Tesla has declared that it has built about 60-70 Semi Class 8 heavy duty electric trucks so far, since it started low-volume production started in the third quarter of last year, on its pilot production line at its Gigafactory Nevada.
This latest production update came from Tesla’s senior manager of semi-truck engineering Dan Priestley, who was speaking with famous US comedian, late night TV host and automotive enthusiast Jay Leno on a recent episode of Jay Leno’s Garage which also saw the famous car collector and host climb behind the wheel of a Tesla Semi.
This was the first production update since learning via a June recall that Tesla had built 36 Semis up tot he end of March this year.
“We’ve made a few dozens of it, we’re up in the maybe 60-70 range, but we’re cranking out just our pilot volume,” Priestley told Leno.
“We’re collecting data, we’re getting a lot of really great driver feedback, and then we’re going to take that time to do a bunch of improvements and bring that into a high volume and really try to be a major player in the market,” he added.
Speaking of high volume, Tesla CEO Elon Musk said in June that volume production of the Semi would not start until late 2024, citing battery constraints.
Musk had previously said the Tesla Semi would reach annual production of 50,000 units starting in 2024. He also said in October 2022 that it would take about a year to ramp up Semi production, which would have indicated late 2023-early 2024 as the start of the production ramp.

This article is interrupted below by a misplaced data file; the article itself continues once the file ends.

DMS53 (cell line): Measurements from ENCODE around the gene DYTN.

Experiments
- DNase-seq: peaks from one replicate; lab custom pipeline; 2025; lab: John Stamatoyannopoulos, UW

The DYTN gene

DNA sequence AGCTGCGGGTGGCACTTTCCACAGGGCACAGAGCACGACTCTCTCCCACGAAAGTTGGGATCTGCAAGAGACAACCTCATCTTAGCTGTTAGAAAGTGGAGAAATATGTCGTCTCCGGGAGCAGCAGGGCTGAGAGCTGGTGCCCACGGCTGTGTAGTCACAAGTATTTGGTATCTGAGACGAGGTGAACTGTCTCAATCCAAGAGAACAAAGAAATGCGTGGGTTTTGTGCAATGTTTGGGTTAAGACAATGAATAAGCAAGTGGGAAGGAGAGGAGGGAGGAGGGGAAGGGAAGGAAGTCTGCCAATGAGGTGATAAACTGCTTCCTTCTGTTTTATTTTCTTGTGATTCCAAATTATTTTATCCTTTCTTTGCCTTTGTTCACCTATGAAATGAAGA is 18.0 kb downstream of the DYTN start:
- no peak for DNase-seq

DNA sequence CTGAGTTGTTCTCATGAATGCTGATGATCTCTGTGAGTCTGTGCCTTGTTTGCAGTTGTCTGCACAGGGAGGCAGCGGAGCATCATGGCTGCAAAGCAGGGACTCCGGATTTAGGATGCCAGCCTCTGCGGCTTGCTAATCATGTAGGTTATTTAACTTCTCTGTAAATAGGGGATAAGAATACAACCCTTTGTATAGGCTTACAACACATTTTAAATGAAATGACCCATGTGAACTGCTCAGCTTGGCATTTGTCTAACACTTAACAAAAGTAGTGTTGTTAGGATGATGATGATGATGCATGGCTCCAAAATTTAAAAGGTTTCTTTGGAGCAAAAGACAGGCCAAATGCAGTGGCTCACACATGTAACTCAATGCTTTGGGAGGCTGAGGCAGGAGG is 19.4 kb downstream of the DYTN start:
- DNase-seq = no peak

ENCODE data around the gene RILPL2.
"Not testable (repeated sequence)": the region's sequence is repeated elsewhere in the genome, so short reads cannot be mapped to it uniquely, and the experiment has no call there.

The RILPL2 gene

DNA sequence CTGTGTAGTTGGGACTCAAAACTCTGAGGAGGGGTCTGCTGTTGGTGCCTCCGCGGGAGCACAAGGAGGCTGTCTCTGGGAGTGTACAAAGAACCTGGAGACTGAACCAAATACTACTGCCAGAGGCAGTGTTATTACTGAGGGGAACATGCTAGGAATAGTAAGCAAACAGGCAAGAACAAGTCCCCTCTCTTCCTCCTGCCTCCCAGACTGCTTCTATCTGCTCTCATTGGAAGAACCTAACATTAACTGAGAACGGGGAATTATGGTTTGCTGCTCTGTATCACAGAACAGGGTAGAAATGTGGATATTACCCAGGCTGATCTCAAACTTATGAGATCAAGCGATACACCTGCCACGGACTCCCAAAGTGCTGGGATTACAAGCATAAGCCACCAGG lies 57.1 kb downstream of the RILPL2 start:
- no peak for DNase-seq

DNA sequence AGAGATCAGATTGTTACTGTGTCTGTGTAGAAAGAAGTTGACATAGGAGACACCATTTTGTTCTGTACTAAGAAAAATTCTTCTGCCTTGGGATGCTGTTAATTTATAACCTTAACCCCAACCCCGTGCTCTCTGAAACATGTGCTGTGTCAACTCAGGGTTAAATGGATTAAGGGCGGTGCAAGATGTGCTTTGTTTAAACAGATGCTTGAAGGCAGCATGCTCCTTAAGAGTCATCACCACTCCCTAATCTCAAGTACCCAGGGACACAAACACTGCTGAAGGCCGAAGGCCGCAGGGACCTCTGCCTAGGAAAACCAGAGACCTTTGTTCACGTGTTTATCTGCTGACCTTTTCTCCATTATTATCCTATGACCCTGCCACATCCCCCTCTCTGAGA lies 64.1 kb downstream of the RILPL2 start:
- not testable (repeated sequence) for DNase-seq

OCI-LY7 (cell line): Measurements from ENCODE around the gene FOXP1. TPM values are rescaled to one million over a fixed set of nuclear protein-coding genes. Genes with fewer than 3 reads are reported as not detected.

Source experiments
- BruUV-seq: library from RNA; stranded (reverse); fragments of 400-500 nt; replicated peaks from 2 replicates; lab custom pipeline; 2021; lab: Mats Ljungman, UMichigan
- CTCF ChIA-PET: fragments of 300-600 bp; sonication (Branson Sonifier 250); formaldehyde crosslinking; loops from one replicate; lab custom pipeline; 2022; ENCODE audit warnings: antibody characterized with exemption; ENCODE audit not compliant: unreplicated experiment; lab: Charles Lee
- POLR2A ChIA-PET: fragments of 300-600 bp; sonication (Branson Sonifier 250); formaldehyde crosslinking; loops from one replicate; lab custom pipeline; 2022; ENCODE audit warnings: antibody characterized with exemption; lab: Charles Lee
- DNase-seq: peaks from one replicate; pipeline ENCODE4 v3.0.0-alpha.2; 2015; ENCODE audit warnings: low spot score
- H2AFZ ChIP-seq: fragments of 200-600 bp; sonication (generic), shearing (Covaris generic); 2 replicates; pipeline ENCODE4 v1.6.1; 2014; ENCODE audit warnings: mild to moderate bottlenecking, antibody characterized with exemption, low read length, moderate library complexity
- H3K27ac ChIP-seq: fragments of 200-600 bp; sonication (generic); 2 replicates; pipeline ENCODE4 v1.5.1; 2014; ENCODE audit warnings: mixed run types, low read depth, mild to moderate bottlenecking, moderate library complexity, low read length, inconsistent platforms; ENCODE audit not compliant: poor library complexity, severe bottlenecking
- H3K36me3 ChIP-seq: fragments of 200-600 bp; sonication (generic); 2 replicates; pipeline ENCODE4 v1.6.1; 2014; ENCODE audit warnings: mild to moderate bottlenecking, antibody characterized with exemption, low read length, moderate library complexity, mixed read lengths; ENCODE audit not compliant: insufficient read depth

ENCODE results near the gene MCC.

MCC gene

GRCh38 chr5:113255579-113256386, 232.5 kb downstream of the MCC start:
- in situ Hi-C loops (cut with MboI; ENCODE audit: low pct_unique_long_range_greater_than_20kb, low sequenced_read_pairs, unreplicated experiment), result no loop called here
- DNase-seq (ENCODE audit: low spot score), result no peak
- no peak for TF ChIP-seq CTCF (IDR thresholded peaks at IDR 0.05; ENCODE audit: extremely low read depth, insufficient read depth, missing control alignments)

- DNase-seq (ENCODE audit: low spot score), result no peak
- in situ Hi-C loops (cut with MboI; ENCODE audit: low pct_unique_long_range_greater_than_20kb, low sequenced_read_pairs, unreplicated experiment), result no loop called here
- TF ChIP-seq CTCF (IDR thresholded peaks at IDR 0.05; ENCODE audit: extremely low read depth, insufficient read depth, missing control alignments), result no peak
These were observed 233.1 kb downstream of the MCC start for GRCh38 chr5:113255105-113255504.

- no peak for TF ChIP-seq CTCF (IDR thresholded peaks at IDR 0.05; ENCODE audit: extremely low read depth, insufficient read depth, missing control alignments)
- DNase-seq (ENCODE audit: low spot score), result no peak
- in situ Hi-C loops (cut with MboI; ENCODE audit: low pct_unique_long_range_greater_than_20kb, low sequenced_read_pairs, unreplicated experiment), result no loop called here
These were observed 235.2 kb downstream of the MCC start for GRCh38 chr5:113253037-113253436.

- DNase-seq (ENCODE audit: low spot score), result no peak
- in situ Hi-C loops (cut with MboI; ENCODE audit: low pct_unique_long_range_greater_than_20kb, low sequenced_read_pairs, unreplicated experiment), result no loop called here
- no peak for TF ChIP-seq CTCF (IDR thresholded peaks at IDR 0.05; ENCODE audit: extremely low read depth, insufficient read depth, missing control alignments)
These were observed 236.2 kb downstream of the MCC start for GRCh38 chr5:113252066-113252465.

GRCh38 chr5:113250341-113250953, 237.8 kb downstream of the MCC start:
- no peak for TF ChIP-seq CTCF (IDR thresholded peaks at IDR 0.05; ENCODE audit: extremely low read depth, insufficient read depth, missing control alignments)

When volume production does start, it will take place at a new dedicated facility on the Gigafactory Nevada complex. In January this year, Tesla announced a $3.6 billion investment to build the Semi and 4680 cells at Giga Nevada, which will gain 4 million square feet (371,612 square meters) of new manufacturing footprint.
Besides revealing Semi production numbers, Dan Priestley also told Jay Leno that Tesla’s electric truck provides $200,000 in fuel savings in the first three years of operation compared to a diesel truck; he wouldn’t reveal the purchase price, but said it is “very competitive.”
Perhaps more importantly, he revealed that Semi trucks have proven that they can replace diesel trucks on Tesla’s route hauling battery packs from Giga Nevada to the Fremont Factory. Priestley said the Semi has covered the 260-mile trip with the same load along the same route, which means the truck is really capable.